BY SHANNON WILEY
The Salisbury Police Department and an SPD officer are being sued for using excessive force by a group of three Salisbury University students, as well as a boy and his aunt in two different occasions in May and August.
Both suits are being filed by Salisbury attorney Luke Rommel.
The first suit involves alumni Curtis Adams, Travis Guthrie and senior Abdi Geleta who were arrested in May; Adams was arrested for alleged disorderly conduct while Guthrie and Geleta were charged with allegedly obstructing and hindering a police officer.
In both cases the arresting officer was Officer Justin Aita.
“My question that I’ve never had answered is what were they obstructing and what did they hinder,” Rommel asked.
After being arrested, the plaintiffs were detained and jailed for nearly 24 hours.
“There was no lawful, reasonable or apparent reason for the Plaintiffs’ seizure, detention, arrest or the use of police force that was inflicted upon them, other than the fact they were targeted as Salisbury University students,” the plaintiffs’ lawsuit states.
According to Aita’s statement in the police report, SPD officers were called to the area for a fight at the Monkey Barrel late one night. When Aita arrived at the scene along with other officers, he saw that there was no fight, but a crowd of 30-40 people standing in the Pat’s Pizzeria parking lot down the street from Monkey Barrel. Aita told them to “start heading home.”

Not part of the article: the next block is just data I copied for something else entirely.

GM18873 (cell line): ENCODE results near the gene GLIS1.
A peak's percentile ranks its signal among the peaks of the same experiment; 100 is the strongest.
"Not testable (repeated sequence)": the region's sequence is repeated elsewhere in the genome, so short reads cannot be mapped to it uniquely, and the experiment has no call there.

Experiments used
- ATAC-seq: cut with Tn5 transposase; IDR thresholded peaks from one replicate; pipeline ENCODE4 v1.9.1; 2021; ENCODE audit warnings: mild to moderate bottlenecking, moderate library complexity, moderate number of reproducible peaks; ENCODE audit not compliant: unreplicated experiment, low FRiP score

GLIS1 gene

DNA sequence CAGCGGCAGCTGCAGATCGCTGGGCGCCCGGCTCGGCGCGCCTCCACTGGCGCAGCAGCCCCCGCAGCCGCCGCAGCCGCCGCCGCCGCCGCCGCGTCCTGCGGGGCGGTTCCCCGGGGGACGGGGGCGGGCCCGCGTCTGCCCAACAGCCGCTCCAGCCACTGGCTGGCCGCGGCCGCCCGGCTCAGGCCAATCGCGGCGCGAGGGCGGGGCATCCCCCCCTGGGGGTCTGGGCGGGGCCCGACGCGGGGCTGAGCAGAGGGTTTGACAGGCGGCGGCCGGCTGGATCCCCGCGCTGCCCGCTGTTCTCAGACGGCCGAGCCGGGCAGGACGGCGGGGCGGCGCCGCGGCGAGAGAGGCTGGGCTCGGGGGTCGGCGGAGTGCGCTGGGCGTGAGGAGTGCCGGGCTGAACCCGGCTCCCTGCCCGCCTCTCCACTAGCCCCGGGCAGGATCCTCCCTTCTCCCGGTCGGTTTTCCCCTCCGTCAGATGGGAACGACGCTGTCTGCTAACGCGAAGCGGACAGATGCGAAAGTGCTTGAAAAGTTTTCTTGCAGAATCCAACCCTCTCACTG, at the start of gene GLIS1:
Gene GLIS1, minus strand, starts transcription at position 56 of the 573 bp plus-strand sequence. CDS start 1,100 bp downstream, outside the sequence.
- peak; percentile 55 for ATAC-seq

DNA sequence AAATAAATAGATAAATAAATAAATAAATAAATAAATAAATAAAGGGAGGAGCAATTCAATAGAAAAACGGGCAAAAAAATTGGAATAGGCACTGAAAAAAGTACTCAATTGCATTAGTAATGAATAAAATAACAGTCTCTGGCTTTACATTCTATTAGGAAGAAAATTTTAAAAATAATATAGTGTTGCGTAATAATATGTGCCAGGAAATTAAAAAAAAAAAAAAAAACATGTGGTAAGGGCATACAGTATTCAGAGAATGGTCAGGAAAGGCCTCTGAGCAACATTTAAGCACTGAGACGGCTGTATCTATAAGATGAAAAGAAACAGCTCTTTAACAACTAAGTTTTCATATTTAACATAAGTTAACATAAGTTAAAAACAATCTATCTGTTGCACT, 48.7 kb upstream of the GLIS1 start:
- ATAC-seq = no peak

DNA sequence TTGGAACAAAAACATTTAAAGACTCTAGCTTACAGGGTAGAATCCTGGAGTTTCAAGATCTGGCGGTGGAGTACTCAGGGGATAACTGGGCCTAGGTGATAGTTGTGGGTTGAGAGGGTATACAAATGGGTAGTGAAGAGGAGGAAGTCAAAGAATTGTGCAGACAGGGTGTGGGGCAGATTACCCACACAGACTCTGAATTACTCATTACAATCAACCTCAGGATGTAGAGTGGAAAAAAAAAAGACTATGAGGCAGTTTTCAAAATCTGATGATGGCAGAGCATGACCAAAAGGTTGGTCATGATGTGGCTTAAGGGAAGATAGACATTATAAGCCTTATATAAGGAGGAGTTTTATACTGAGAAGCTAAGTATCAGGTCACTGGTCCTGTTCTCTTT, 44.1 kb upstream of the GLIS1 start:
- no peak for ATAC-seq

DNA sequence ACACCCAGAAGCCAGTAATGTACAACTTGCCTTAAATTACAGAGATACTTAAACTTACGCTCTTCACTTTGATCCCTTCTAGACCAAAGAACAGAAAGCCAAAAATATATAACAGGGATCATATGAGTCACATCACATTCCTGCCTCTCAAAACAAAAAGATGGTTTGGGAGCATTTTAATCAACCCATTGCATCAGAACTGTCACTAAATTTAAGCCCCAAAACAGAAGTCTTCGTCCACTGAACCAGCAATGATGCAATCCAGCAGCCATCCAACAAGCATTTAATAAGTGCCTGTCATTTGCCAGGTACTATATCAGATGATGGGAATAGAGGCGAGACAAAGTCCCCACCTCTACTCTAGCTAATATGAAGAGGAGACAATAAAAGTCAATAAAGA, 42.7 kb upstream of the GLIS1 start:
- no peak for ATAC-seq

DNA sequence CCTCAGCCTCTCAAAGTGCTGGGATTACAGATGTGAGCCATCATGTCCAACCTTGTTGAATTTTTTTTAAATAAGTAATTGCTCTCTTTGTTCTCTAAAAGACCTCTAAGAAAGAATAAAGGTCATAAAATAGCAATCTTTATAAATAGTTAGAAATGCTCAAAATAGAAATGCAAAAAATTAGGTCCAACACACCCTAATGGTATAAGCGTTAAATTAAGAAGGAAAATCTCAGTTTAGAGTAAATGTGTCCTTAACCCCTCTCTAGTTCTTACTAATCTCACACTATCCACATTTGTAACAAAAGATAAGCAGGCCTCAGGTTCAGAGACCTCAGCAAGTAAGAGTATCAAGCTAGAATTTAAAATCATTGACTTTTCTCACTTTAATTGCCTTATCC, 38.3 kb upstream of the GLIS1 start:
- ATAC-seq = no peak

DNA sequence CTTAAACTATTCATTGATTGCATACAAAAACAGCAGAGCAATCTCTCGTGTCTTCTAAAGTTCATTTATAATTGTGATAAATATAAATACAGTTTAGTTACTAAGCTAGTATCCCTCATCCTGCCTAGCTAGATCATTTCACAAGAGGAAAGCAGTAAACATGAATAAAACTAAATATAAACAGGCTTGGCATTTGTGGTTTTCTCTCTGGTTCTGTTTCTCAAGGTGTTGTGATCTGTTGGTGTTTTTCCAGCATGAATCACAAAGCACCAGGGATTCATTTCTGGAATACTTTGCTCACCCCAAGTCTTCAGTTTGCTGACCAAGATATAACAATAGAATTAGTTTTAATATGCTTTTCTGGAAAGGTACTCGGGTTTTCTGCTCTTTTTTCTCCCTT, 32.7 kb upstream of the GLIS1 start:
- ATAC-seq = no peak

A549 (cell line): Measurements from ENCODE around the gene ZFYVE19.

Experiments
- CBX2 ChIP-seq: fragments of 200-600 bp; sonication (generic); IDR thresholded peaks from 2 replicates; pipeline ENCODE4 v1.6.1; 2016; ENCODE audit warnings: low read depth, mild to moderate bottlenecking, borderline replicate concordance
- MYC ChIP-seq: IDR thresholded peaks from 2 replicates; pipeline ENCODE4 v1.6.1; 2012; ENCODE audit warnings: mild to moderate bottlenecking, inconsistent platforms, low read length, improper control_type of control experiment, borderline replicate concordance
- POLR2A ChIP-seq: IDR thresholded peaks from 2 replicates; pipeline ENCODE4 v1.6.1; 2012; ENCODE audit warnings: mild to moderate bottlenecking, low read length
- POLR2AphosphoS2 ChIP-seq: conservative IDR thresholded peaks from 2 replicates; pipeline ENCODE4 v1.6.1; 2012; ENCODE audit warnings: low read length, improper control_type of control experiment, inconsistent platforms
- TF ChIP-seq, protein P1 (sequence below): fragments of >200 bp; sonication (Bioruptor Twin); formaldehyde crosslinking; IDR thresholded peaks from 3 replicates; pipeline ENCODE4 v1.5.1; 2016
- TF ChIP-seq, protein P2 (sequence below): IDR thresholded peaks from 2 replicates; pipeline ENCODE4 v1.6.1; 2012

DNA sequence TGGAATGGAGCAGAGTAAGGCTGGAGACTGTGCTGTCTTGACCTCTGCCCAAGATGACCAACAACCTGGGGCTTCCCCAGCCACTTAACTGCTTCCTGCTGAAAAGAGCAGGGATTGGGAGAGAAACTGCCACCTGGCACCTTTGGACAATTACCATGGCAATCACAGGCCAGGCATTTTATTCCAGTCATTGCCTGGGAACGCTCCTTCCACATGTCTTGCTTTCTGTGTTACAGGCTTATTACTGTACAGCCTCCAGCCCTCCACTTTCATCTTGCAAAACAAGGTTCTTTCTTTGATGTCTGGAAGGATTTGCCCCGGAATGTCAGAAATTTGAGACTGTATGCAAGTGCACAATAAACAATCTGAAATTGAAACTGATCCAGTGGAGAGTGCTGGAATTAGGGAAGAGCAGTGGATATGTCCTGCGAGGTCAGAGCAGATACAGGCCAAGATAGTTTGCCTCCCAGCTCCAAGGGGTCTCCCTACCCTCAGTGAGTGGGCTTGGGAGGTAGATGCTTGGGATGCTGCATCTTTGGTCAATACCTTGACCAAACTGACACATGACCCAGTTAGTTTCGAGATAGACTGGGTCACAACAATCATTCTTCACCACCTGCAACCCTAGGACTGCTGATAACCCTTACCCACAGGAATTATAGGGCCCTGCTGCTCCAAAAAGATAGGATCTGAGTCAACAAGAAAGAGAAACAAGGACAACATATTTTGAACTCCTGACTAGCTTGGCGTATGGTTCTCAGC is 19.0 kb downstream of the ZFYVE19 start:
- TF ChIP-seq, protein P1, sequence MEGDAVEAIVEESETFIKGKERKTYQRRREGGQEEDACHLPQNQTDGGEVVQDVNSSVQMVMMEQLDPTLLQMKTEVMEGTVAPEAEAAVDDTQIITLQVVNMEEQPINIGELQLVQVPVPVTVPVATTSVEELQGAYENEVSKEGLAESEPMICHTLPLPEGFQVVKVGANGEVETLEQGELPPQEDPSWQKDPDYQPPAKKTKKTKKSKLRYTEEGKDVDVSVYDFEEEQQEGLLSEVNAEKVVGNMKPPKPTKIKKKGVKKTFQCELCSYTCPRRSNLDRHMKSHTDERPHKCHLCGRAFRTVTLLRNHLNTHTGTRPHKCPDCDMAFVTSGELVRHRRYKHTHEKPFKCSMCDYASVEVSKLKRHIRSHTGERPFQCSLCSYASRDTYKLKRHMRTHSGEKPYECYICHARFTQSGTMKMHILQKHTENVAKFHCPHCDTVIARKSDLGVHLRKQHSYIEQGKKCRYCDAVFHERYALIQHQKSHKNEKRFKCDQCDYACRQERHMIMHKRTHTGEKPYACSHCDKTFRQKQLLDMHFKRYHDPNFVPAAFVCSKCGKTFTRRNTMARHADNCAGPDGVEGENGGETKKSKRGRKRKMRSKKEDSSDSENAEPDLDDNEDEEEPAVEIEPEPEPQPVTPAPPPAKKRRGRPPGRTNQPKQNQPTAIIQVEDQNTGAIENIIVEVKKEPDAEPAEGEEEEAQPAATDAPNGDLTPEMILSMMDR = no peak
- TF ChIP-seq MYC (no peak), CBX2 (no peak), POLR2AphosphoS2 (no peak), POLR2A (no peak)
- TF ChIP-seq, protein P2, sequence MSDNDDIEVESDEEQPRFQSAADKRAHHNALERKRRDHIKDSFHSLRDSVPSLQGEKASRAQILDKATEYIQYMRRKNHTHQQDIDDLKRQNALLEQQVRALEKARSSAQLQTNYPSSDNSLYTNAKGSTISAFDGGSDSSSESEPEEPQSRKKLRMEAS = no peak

According to Aita’s statement, while most fulfilled his request to leave, Adams began to yell and scream. Aita allegedly gave Adams a “lawful order” to leave the area and Adams began to leave, but then turned back and started yelling and screaming while 30-40 people stood by watching.
Aita stated in his report that Adams ignored his orders to stop, so he arrested him for disorderly conduct and Adams apparently resisted.
“Officer Horengic and I used enough force necessary to affect the arrest,” Aita said in his statement.
According to Aita, after he arrested Adams, Aita told onlookers standing close to officers to back up and leave, but neither Guthrie nor Geleta complied and “were extremely close to officers and began to make them fear that they would begin fighting them.”
Both Guthrie and Geleta were in the first row of people and videotaping the arrest on their cell phones.
Rommel said that in the surveillance video that everyone was calm until the officer ran to tackle the student.
“In one of the videos you can hear me saying that I’m not resisting, and then you can see them throwing me down,” Guthrie said. “Everyone in the front row was getting hit with a baton so that people would back up, even though no one was putting up a fight or resisting.”
In Geleta’s cell phone video, he said that he was “kneed in the stomach” while he was just trying to “walk away” and that he did not know why he was being arrested and was not read his rights.
“Two cops were being aggressive trying to put cuffs on me and throwing me to the ground, and even after I was taken down I wasn’t resisting but a third cop who came over was pushing his knee into my head” Guthrie said.
Rommel said he had offered to attempt to resolve this case “quietly and confidentially” through Alternative Dispute Resolution and sent a letter to Mayor Jim Ireton about it in August asking to “work it out.” After getting no response to the letter or other attempts to contact, Rommel filed suit on Sept. 2.
“There’s been a pattern of misconduct, in my opinion, involving how the city police interact with Salisbury University students,” said Rommel. “I feel there has been some disproportionate enforcement of minor offense violations against the students.”
In the other case being filed, 15-year-old RM and his aunt AF were arrested, also by Aita on Aug. 11. The names of RM and AF have not been released in order to protect the privacy of the minor.